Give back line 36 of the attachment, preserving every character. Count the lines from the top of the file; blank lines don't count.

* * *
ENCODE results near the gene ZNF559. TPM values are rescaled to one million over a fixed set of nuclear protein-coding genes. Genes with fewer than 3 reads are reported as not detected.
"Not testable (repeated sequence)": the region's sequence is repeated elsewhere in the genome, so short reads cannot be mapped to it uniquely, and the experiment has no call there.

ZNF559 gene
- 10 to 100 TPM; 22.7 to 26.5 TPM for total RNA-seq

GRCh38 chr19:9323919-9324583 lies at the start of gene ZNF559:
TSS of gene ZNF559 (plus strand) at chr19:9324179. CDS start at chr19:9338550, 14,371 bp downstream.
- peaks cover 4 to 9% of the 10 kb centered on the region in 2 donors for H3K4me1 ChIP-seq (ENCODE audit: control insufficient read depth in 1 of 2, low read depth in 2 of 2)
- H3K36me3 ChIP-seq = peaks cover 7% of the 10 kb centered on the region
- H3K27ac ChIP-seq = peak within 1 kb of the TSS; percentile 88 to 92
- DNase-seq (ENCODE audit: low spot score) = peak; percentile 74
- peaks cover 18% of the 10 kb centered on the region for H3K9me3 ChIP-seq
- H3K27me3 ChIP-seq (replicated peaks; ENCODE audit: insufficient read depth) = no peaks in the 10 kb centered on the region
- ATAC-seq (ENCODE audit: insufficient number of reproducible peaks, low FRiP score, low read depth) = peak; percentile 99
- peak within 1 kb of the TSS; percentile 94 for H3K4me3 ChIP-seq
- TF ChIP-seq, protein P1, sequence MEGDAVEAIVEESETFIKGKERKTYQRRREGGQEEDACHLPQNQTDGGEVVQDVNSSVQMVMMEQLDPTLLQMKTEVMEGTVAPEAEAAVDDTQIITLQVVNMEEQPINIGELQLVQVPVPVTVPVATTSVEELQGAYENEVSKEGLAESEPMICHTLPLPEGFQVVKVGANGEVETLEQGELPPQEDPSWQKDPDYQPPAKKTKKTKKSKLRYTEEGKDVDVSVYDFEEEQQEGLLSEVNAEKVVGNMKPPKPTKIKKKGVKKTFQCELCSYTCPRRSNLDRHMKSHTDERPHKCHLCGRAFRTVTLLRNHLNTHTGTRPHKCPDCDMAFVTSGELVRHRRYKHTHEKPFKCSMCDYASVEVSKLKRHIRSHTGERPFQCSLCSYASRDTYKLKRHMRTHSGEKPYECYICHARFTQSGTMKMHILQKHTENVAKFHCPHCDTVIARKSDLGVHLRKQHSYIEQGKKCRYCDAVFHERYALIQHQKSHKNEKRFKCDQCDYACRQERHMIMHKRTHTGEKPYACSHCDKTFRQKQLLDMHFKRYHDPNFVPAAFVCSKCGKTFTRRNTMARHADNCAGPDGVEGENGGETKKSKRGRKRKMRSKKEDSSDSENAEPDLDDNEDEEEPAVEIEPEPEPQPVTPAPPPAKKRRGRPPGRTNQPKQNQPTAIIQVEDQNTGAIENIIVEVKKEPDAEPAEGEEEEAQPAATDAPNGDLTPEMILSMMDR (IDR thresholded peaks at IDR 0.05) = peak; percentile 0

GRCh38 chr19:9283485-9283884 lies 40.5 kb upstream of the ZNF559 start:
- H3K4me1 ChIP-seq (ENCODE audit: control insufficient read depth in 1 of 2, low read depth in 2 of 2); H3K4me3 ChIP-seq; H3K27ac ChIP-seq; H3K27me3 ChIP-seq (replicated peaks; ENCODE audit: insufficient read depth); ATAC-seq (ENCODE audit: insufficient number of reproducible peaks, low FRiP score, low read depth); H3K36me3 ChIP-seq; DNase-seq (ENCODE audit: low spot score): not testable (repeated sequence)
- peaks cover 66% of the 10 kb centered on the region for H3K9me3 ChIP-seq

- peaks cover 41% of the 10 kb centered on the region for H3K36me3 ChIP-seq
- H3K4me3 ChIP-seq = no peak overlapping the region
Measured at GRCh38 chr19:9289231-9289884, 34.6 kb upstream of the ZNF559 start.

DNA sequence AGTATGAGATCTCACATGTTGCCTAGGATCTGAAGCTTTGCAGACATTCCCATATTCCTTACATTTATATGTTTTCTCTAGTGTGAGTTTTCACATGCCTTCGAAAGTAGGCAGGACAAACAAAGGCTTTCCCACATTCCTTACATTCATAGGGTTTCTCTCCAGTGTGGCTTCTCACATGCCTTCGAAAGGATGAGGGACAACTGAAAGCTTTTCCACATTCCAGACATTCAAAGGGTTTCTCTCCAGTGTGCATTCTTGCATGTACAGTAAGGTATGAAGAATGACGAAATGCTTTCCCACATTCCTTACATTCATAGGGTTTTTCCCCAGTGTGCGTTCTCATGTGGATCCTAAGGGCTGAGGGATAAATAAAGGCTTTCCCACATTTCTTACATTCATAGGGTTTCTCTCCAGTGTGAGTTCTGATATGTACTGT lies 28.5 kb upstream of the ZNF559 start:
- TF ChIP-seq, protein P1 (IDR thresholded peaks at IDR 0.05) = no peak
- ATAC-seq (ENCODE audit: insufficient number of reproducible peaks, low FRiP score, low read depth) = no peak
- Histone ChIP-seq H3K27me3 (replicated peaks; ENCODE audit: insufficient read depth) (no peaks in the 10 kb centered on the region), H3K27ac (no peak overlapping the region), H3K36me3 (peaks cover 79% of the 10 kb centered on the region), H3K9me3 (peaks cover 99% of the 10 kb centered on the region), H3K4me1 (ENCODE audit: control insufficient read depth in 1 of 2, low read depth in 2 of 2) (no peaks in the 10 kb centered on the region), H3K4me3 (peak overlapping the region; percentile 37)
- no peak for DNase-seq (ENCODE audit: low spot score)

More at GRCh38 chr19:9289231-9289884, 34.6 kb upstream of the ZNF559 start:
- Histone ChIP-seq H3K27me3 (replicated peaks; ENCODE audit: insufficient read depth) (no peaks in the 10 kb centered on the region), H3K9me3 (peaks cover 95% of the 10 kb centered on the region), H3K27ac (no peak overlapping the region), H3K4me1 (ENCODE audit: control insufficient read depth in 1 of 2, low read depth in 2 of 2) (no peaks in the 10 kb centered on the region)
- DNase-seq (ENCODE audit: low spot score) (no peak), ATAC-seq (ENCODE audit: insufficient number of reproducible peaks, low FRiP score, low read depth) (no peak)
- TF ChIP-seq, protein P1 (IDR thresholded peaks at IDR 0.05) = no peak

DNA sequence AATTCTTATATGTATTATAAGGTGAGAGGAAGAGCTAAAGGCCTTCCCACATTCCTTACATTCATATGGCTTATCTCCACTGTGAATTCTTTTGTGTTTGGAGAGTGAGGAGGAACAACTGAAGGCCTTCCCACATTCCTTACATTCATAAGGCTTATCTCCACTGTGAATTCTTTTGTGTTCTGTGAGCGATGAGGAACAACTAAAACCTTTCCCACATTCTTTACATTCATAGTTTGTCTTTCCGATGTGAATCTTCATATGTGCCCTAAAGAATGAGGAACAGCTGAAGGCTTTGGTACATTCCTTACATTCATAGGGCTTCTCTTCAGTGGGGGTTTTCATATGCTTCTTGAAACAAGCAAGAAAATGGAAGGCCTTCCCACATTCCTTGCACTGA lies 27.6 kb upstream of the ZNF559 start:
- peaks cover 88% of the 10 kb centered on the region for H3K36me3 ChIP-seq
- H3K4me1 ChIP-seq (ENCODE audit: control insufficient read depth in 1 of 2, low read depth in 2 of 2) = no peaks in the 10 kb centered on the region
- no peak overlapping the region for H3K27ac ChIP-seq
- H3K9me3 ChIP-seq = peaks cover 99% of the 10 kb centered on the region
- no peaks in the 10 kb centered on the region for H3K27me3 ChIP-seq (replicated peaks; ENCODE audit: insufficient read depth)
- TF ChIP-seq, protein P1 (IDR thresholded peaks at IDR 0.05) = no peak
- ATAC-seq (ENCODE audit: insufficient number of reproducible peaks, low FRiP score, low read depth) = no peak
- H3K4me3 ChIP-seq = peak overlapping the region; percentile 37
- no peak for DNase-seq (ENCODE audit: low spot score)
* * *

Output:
- no peaks in the 10 kb centered on the region for H3K27me3 ChIP-seq (replicated peaks; ENCODE audit: insufficient read depth)